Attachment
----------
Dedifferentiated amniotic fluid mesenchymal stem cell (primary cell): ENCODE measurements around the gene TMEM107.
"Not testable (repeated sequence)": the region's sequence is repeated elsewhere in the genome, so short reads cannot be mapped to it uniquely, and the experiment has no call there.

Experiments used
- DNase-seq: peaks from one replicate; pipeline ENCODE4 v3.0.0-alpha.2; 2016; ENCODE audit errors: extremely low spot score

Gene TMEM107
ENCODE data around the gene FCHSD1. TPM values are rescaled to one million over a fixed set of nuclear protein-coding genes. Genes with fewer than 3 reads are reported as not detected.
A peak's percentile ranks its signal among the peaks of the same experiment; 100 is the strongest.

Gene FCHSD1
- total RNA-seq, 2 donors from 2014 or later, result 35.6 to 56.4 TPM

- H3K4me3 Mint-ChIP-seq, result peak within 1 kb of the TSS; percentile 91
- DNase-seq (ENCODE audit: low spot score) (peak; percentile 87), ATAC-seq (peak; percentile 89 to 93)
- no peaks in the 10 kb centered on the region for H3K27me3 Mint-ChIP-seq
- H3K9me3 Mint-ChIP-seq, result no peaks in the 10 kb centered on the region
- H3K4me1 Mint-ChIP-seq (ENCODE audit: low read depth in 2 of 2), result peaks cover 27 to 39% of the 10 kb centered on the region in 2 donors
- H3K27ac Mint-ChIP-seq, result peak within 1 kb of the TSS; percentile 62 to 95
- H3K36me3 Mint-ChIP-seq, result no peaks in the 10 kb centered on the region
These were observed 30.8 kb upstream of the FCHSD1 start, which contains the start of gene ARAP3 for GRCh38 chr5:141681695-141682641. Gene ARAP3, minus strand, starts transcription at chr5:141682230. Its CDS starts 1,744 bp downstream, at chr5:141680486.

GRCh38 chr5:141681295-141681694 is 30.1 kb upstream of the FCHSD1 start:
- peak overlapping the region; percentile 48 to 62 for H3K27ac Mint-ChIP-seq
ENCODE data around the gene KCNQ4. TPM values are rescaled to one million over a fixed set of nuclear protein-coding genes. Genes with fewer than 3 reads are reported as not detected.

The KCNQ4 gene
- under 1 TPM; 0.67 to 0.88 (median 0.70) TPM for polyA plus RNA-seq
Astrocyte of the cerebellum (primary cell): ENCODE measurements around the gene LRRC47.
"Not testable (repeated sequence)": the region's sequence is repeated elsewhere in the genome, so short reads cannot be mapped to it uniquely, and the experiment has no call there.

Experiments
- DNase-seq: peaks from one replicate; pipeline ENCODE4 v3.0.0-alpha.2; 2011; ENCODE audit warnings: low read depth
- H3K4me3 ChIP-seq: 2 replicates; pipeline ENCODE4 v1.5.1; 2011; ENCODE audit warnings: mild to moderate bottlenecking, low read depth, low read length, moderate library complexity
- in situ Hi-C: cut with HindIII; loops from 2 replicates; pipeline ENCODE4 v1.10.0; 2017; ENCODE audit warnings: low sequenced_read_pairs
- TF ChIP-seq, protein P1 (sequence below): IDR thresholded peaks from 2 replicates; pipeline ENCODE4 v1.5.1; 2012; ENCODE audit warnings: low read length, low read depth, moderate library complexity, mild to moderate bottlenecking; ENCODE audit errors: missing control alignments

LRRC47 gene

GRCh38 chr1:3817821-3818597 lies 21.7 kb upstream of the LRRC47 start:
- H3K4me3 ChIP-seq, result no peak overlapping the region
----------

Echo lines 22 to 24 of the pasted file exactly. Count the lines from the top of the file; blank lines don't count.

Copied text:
- under 1 TPM; 0.67 to 0.88 (median 0.70) TPM for polyA plus RNA-seq
Astrocyte of the cerebellum (primary cell): ENCODE measurements around the gene LRRC47.
"Not testable (repeated sequence)": the region's sequence is repeated elsewhere in the genome, so short reads cannot be mapped to it uniquely, and the experiment has no call there.